I have regaled you with descriptions of these rides in prior postings, but no word can capture the splendor of this area. There are always new and wondrous sights to behold, as well as the familiar, everyday scenes of workers going about their daily tasks with good humour. Rolling through the vines, approaching a village or hamlet, then cruising their winding streets, by town squares and gorgeous parks, the cafes beckon for a stop and a coffee, all too easy to give in to.

We have worked out the best day's plan on the bike. First leave Beaune around 9:00 am. That's when the hire place opens and bikes for visitors can be collected from Cedric or Florian, two of the most helpful bike hirers IN THE WORLD. These chaps will let you know of any number of rides to be undertaken out of Beaune, all with good grace, understanding and enthusiasm, but I digress.

Leaving much after 9:00 am leaves too little time for lunch which, in France, waits for no man (or even DJ). So, morning coffee is taken in the morning, around 10:30 am in the town square of Meursault. This revives the cyclist and prepares him/her for a goodly grunt up an incline of moderate proportions and back onto some rolling countryside, passing an ancient windmill up on the hill to your right.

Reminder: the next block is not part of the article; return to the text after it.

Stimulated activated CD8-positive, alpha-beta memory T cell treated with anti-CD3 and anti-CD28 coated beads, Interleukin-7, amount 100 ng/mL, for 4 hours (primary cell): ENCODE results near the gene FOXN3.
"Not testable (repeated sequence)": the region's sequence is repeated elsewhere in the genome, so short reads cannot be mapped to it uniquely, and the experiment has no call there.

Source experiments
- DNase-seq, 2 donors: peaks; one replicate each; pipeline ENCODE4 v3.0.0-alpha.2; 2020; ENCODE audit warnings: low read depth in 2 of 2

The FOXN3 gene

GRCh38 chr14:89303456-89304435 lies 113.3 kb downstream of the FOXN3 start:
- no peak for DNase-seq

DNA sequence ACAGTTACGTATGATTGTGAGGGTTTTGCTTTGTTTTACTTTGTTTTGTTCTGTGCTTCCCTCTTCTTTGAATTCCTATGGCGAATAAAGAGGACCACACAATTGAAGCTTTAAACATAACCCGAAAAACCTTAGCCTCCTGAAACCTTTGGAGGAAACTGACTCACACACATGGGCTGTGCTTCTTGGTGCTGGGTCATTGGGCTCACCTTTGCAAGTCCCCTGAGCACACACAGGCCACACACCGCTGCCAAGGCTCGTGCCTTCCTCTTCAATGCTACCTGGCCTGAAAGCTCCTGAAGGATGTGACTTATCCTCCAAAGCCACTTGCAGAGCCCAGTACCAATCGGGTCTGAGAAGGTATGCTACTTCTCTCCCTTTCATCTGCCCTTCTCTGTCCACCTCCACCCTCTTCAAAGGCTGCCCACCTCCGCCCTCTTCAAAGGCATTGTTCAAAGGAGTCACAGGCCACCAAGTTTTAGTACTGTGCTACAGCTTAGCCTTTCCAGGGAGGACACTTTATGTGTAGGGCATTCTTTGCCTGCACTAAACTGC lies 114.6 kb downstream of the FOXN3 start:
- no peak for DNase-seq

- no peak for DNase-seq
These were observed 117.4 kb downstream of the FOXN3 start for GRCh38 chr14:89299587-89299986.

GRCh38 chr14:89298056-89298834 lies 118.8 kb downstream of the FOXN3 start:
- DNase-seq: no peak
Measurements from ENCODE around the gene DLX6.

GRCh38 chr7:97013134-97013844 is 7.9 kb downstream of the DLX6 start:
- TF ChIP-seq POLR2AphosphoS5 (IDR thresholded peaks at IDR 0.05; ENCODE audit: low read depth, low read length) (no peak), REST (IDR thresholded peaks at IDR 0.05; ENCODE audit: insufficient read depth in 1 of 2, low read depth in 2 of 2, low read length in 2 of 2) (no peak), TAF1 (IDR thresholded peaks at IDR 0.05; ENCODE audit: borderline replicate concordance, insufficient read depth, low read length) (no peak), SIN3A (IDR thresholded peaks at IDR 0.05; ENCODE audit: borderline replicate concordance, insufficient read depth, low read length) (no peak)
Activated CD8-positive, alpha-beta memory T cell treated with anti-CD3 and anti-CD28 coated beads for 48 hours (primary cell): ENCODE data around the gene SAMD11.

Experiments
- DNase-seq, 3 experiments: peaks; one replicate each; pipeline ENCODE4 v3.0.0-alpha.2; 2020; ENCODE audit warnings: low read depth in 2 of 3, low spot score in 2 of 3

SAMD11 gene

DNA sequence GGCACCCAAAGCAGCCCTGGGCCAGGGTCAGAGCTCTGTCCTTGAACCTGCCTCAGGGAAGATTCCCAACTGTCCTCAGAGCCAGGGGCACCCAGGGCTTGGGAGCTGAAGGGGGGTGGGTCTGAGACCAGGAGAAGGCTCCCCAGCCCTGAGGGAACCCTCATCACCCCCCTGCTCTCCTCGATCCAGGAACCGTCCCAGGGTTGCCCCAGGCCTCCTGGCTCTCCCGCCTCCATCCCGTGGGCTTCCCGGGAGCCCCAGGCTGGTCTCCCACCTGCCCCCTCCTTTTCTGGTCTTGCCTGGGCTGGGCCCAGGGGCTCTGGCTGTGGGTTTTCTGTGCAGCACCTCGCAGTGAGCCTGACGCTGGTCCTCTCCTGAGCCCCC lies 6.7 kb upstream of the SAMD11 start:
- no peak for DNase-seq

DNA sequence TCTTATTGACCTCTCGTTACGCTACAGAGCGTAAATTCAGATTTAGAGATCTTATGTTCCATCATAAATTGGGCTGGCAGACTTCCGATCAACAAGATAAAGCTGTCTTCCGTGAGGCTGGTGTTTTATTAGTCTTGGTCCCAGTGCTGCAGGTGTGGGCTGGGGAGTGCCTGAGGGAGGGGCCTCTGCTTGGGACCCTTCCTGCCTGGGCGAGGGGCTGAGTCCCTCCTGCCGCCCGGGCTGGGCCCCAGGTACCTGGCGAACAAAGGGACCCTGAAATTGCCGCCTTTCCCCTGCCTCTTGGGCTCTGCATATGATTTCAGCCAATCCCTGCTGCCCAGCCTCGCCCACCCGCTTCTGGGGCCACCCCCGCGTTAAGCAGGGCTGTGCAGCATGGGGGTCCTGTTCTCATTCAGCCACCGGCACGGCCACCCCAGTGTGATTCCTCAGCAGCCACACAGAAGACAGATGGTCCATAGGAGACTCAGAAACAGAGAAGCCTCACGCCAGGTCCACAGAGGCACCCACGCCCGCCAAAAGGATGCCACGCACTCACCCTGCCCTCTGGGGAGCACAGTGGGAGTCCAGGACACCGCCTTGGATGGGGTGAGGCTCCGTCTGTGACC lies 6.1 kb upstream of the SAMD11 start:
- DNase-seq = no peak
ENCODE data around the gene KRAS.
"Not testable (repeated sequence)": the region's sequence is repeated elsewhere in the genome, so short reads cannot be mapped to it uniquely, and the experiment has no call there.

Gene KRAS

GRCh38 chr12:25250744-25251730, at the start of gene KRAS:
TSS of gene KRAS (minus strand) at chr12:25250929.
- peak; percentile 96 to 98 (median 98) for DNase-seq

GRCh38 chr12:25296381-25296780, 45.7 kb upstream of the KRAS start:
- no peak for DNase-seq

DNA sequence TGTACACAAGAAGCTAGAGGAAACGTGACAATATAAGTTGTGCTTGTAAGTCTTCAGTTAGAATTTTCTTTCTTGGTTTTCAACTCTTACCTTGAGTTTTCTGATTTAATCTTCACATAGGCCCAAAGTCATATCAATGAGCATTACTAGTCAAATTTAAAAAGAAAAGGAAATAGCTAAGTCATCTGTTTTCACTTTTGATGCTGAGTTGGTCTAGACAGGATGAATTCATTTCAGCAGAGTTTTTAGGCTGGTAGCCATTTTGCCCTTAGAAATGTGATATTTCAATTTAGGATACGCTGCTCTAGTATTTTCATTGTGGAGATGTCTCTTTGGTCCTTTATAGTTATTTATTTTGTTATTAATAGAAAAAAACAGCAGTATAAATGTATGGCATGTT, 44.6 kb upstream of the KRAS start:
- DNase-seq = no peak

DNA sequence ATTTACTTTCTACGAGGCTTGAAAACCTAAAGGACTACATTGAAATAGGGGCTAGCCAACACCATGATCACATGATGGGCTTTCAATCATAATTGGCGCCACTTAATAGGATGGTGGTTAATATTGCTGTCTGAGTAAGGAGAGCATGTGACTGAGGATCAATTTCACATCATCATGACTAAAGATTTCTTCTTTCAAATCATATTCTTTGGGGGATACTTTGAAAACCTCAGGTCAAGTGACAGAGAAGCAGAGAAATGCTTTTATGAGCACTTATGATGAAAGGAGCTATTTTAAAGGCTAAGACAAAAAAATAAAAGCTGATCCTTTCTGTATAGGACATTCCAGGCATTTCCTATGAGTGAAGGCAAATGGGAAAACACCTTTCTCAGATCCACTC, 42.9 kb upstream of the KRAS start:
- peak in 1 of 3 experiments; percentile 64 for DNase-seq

If lunch is not taken at the 3-hat at Puligny-Montrachet, or any of the other cafes in the town, one needs to bear in mind that the next opportunity lies quite some way off in Santenay, BUT ONLY IF ONE ARRIVES BEFORE 1:45 pm.

Roll on after lunch to the canal. Turn left onto the tow-path, on past the fisher-folk (men with extraordinarily long fishing poles) and canal-boaters, and on to Chagny, the train and home to Beaune.

Cost of train - 3.50 euros; cost of bike hire - 18 euros for the day. Value of day's experiences - priceless!


Restaurant Montrachet

One-Hat-Michelin. One-Hat-Michlin!! Did you hear that!??? DJ and I have done it. TWICE! One-Hat-Michelin. "How did this come to pass?", I hear you ask. Well, I shall tell you.

We knew about Resaurant Montrachet from our trusty bike hire chaps - Florian and Cedric, and had cycled past some time last year, pausing only to press our noses up against the window pane. This time we made plans to EAT THERE. Think of THAT!

Andy and Graz and we two tootled down one day in a hire car, and Roger and Anna and we two (again) cycled down one week later plus one day. That is, on Wednesday one week and Thursday the next. Twice WAS a little over the top, but R & A's son Hugh had just won a job at Vue de Monde in Melbourne and we were desperate for some bragging rights with him.